One thing that occurred to us right out of the gate was that the people sharing and answering our questions were motivated by things very different than the things we had thought foster families were motivated by. In our minds, foster homes were “ran” by people hoping to subsidize their income in exchange for providing shelter and clothing to kids that had been removed from their birth parents. That image was quickly laid to rest as we listened to people share about how this had become their lifes work, the thing that keeps them living on the edge, the thing that brings purpose to their lives. Again, less scary, and more inspiring than we’d anticipated. At the end of the 101, there was another clip board passed around, this time to sign up for the actual foster family orientation with the county and again, we looked at each other with this kind of “why not” sort of look and put our names on the list.
There were a couple weeks between signing up and the actual orientation. The time allowed us to talk and read and imagine, and really engage with what was happening. The anticipation was again, less scary, more inspiring, more exciting, more confirming that while we may be on the road less traveled, that we may be on the right road all the same.
At orientation we were able to put to rest all the images we had in our heads about county social workers. I for one, tended to see grumpy little dmv cashier type people with scowls on their faces in my head when I thought about cps workers but the reality we were introduced to that night couldn’t have been further from that. We heard from a county that is desperately hoping to care for the least of these in our community. We got a strong sense that these people cared about foster kids for the same reasons we were beginning to, because they matter.
At the end of the orientation, yep, another clipboard, another “why not” look exchanged between Rebecca and I, and we signed up for foster family training.
The training was held on 4 consecutive Saturdays and during that time we learned lots of stuff that would prove incredibly relevant for us down the road. Also during that time we were asked to consider two things. Why were we doing this and who were we doing it for?
The why question had to do with what type of foster family we wanted to be. We could choose to be a foster only family where we would bring kids into our home temporarily but not be willing to adopt them if ever they became wards of the state. Another route was to become whats called an adoption only family which would mean we would only take kids that were already wards of the state and needed to be adopted. This would be the route for people that were primarily hoping to grow their permanent family through foster care. Also we are presented with the idea of becoming whats called a concurrent planning family. This is a family that decides to take in foster kids and either facilitate reunification with their birth families, or adopt them if ever that child becomes a ward of the state, like if the birth parents parental rights are terminated. After much contemplation, we decided that concurrent planning was the route most in line with our motivations.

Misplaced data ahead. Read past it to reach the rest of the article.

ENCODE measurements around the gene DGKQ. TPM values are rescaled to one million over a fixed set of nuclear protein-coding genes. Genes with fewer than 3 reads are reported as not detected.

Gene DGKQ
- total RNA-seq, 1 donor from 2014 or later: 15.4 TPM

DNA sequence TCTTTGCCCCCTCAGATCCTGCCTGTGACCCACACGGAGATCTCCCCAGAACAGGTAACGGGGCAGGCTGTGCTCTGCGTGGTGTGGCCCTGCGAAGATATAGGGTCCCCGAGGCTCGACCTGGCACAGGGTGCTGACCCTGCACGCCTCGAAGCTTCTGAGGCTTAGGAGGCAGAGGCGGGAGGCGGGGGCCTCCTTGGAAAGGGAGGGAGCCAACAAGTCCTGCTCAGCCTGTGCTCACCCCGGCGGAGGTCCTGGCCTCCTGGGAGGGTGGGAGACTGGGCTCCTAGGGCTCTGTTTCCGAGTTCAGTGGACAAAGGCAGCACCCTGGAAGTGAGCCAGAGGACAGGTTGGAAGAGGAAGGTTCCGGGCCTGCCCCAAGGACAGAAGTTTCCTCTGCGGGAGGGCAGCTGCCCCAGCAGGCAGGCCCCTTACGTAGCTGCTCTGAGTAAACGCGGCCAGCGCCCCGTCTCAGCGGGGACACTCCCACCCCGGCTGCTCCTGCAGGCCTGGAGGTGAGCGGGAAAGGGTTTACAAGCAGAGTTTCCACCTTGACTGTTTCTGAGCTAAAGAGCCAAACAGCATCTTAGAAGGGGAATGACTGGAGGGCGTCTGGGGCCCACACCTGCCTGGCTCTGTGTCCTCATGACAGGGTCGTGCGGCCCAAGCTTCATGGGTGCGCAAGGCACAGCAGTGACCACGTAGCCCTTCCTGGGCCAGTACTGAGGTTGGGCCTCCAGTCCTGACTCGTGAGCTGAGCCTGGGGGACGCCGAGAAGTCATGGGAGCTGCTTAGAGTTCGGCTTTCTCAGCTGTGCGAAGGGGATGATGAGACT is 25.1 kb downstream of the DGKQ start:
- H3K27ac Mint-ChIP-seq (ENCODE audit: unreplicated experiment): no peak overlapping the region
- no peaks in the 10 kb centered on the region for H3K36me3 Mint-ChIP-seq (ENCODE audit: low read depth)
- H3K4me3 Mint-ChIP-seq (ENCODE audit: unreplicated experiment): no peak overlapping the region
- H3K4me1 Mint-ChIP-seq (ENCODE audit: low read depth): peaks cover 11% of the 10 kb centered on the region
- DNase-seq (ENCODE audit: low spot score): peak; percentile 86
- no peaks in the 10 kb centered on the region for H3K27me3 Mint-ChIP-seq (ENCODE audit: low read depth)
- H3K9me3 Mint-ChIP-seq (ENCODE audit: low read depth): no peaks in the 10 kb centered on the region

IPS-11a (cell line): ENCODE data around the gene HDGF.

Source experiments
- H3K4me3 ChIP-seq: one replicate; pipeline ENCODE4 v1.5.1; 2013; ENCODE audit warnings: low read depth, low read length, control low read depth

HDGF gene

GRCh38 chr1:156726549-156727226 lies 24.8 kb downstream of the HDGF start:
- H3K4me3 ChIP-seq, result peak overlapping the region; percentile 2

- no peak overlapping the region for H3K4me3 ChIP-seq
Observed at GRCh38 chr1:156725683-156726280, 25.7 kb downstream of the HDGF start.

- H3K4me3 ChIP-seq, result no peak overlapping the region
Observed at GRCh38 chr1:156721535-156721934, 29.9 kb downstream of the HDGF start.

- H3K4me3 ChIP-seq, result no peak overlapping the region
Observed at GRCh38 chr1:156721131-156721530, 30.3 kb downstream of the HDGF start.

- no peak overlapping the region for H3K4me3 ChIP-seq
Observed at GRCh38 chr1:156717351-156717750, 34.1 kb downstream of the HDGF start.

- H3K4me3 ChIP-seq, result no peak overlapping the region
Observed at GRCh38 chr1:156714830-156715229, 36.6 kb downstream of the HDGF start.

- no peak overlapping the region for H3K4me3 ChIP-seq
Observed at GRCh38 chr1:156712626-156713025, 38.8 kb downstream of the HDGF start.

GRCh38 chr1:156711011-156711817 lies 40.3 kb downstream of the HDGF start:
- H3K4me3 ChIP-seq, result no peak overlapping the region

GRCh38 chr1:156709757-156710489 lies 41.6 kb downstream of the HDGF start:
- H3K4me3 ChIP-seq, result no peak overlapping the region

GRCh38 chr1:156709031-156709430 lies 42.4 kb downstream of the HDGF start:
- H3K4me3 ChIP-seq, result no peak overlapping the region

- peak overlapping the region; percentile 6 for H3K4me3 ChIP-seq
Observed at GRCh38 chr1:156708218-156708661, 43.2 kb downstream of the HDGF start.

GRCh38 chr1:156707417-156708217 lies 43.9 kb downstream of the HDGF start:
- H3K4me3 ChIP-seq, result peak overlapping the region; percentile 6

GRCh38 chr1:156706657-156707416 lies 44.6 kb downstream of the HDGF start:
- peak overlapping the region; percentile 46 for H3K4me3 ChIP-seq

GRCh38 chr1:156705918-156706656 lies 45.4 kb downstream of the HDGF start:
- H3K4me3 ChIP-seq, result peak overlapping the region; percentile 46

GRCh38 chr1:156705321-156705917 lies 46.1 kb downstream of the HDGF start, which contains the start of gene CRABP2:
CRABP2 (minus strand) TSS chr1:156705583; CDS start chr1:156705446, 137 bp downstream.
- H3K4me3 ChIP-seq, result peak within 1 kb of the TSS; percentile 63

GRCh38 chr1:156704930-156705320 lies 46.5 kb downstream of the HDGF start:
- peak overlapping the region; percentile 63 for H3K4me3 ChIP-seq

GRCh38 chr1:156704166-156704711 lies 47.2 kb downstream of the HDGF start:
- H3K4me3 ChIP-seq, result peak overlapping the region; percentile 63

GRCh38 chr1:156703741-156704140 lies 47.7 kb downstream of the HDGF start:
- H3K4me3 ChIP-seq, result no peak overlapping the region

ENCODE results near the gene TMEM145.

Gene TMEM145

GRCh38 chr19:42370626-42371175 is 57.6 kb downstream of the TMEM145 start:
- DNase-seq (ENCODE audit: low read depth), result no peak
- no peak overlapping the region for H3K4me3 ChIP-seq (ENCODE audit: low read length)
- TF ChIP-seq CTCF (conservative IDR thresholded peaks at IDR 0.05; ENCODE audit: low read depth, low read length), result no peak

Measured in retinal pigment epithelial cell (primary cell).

The other thing was the who question. Who were we open to caring for? We were essentially asked to fill out a questionnaire that once completed, set the guidelines for the types of placement calls we were open to. In the end we decided we were open to kids of any race and all ages up to six years old. The age cap for us was largely in light of the fact that we had a three year old son and wanted to make sure we were doing right by him from a safety standpoint.
So, from a timing standpoint things happened pretty quickly for us. We went to the 101 in early feb then orientation a couple weeks later then 4 weeks of classes through March while we completed background checks and home study paperwork concurrently. We got our license in early may and the phone rang with a placement just a couple days later.
Rebecca took the call and the worker told her everything she new. She had a 3 year old seemingly mixed race boy named James at the center who had been taken into care because his parents had been arrested on drug charges. We learned that he seemed to the somewhat deaf or at least hard of hearing, and that he had a grandmother in San Diego that was eager to bring him into her care but that it would take some time to do her background check and make sure she was a suitable custodian.
We said yes, and then Rebecca and I and our son Eli got in the car and went and picked him up. James was part of our family for a few weeks as Grandma got checked out and cleared by the county.
In the past three years we’ve taken dozens of these calls and fostered eight different children for various durations of time, depending on their situation.
The parents all have different stories surrounding the why behind the reasons that landed their children in foster care. Drugs, crime, prostitution, neglect, abuse and the list goes on.
The thing about the kids though, is that they are just kids and they didn’t do anything wrong, and they deserve to be fathered and mothered just like every other kid. They deserve to be raised and loved and reminded that they matter.
Often when it comes up that I’m a foster parent, people say a few things pretty consistently.
How does it effect your “real” kids.
For us, the answer to this question is one I love sharing. As it has turned out, Eli our now 6 year old is as much a part of this work as we are, sharing his room, his toys, his parents with whoever walks through the door. He has taught us so much about what it looks like to be generous and graceful and kind in the way he has adopted the brothers and sisters that have crossed his path. Also, the fact that Eli is doing this with us, it gives us a daily practical way to live out rather than just talk about the things we hope define the way he approaches the world around him when he grows up. Through this work we do together as a family, we don’t have to talk about digging in and being part of the solution in this world because it goes without saying, it’s just the way we roll.